Variety of Changes Greet Hope Students
          HOLLAND -- A new residence hall, an improved
  theatre and a state-of-the-art "clab" will greet Hope
  College's students when they begin arriving on Friday, Aug.
          The college's new Cook Residence Hall, completed
  during the summer, will house 180 students during the coming
  school year.  The hall is located on 10th Street between
  College and Columbia avenues, and connected to the Haworth
  Conference and Learning Center, which opened in January.
          The renovated DeWitt Center main theatre debuted
  with Hope Summer Repertory Theatre's production of "Annie"
  in June.  The theatre was "dark" during the 1996-97 school
  year while the auditorium was remodeled and the backstage
  facilities expanded by 6,000 square feet.
          The "clab" is a new computer classroom/laboratory
  installed in room B24 of Van Zoeren Hall.  The room features
  work stations with sunken monitors that will accommodate 24
  students in computer science at a time.
          Other projects during the summer included
  replacement of the wooden floor of Snow Auditorium in Nykerk
  Hall of Music, rebuilding of the engineering computer lab on
  the main floor of Van Zoeren Hall, and renovation of Cook
  Auditorium in the De Pree Art Center.  Much of the carpet
  was replaced in Durfee, Lichty, Phelps and Scott halls;
  projects in the cottages ranged from replacing carpeting or
  vinyl flooring in some cases, to remodeling bathrooms and
  kitchens in others.
          In addition, the school year will pilot the first
  new courses offered in conjunction with the college's
  revised general education program, which was approved in the
  spring of 1996.  The revised program will be mandatory for
  new students enrolling beginning in the fall of 1998.
          The college's new academic year will open formally
  on Sunday, Aug. 24, at 2 p.m. in Dimnent Memorial Chapel
  with an opening convocation.  Dr. Marc Baer, professor of
  history, will present the address "Our Search for Veritas."
  The public is invited to the convocation, and admission is
          Residence halls for Hope's new students will open
  on Friday, Aug. 22, at 10 a.m.  Orientation events will
  begin that evening and will continue through Monday, Aug.
          Returning students are not to arrive on campus
  before noon on Sunday, Aug. 24.  Classes will begin on
  Tuesday, Aug. 26, at 8 a.m.
          Baer is a specialist in British history with a
  secondary emphasis in European history.  His research
  interests include British social, cultural and political
  history from the 18th century to the present, and modern
  British urban history.  During the 1996-97 school year he
  spearheaded the effort to coordinate the Jan. 10-11 "Hope
  Veritas Forum" that considered faith and truth from a
  variety of perspectives.
          He is the author of the book "Theatre and Disorder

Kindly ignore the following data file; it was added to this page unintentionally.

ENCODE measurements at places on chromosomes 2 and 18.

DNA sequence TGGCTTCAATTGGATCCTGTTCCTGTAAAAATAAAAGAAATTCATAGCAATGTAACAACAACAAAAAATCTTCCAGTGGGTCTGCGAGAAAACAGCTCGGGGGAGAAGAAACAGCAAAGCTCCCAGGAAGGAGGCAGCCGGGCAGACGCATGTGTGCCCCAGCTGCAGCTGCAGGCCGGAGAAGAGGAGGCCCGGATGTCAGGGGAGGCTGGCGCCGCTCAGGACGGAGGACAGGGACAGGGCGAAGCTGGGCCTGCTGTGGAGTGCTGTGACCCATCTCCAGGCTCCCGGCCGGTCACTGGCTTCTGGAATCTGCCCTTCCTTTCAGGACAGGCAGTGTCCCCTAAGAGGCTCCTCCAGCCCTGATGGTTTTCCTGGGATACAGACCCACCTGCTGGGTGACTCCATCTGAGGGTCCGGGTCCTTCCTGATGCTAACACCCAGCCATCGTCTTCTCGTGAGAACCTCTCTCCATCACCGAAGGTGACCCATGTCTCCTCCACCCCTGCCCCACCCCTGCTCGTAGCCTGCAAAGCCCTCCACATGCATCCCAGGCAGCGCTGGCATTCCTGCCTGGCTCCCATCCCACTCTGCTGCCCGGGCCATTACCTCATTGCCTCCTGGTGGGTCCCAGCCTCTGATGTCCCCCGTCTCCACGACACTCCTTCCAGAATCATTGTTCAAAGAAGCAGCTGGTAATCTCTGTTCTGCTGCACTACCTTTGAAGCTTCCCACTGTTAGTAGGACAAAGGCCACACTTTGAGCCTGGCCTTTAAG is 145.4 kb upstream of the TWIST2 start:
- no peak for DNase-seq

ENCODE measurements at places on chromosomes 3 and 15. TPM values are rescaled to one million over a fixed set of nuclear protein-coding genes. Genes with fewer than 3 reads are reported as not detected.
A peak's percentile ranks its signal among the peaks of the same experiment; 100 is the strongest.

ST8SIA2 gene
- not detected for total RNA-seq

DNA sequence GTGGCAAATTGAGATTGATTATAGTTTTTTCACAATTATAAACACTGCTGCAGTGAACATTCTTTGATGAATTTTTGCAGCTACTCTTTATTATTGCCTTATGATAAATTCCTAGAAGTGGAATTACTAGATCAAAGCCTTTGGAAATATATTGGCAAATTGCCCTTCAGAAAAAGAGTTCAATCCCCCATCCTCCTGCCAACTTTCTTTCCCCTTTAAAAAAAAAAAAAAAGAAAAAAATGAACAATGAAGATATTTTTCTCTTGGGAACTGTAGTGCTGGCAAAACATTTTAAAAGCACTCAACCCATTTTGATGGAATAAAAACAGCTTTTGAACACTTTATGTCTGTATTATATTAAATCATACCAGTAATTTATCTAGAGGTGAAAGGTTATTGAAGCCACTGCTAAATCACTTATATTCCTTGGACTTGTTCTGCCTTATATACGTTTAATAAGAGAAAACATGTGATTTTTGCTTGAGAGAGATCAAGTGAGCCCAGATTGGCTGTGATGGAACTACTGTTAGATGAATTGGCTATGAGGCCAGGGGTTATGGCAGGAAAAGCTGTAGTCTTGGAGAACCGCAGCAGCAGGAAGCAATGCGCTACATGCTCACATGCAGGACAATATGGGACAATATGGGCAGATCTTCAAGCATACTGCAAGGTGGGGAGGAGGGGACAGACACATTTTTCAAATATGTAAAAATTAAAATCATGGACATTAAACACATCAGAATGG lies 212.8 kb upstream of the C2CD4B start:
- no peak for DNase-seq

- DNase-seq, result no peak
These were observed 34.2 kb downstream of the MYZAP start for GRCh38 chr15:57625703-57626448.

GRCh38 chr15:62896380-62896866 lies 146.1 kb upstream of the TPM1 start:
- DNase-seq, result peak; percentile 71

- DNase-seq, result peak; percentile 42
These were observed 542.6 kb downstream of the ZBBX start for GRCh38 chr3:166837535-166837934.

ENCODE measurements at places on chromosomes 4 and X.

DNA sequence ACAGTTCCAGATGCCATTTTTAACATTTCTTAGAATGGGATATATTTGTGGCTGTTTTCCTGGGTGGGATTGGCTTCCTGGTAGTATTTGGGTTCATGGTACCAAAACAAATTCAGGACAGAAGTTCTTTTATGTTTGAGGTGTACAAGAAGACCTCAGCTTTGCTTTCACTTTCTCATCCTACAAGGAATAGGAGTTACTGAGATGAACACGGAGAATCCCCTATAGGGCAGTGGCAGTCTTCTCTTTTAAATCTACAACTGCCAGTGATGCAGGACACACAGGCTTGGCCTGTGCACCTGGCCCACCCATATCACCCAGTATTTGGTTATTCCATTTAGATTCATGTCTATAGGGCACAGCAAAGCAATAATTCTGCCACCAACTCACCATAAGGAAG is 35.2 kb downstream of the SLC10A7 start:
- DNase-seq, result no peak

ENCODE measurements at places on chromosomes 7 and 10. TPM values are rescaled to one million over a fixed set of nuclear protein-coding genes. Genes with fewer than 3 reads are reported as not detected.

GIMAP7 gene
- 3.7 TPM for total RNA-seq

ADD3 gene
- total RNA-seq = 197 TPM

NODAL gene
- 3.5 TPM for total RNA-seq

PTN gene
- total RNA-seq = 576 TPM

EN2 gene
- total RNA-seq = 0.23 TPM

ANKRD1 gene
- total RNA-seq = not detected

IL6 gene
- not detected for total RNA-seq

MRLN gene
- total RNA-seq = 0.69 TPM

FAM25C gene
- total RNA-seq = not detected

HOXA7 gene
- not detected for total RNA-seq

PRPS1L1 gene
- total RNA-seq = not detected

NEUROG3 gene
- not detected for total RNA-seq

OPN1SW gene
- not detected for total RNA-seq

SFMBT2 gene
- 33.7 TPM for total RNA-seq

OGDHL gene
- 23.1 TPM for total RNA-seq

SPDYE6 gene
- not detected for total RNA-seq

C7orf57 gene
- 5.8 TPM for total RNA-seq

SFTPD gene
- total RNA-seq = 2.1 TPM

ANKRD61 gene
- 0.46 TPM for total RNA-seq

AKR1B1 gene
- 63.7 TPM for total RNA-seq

in Late Georgian London," published in 1992 by Oxford
  University Press.  He is also the author of several
  articles, including "Sir Francis Burdett," in the
  forthcoming "New Dictionary of National Biography," to be
  published by Oxford University Press, and "The Memory of the
  Middle Ages:  From History of Culture to Cultural History,"
  published in "Studies in Medievalism" in 1992.  He has also
  written more than 60 book reviews, and has made numerous
  presentations at professional conferences on history or
  British studies.
          Baer's awards and honors include three fellowships
  through the Summer Seminar program of the National Endowment
  for the Humanities (NEH).  He has also held research grants
  from agencies including the NEH, the American Philosophical
  Society and the Michigan Council for the Humanities, in
  addition to local sources such as the Padnos Educational
  Fund and the Holland Community Foundation.
          This fall, he will begin a three-year term as
  treasurer of the North American Conference on British
  Studies.  He is also on the editorial board of the World
  Wide Web-based project, "Monuments and Dust:  The Culture of
  Victorian London," and an associate fellow with the
  Institute for Advanced Technology in the Humanities at the
  University of Virginia.
          He recently began a three-year term as director of
  Hope's Pew Society Program, is Hope's representative to the
  Midwest Faculty Seminar program, and has also served on a
  variety of Hope committees and boards.
          Baer is a member of Christ Memorial Church, where
  he is currently an elder.  He is chair of the Board of
  Directors of Vision Ministries (a radio ministry featuring
  the Rev. Ben Patterson, who is the Hinga-Boersma Dean of the
  Chapel at Hope), and has been active with the local schools.
          He has been a member of the Hope faculty since
  1983.  He joined the faculty as an assistant professor of
  history, and was promoted to associate professor in 1986 and
  full professor in 1992.
          Prior to coming to Hope, Baer taught at Frostburg
  State University, where he was named "Teacher of the Year"
  in 1983, and Case Western Reserve University.
          He holds his bachelor's degree from Iowa State
  University, and his master's and doctorate from the
  University of Iowa.

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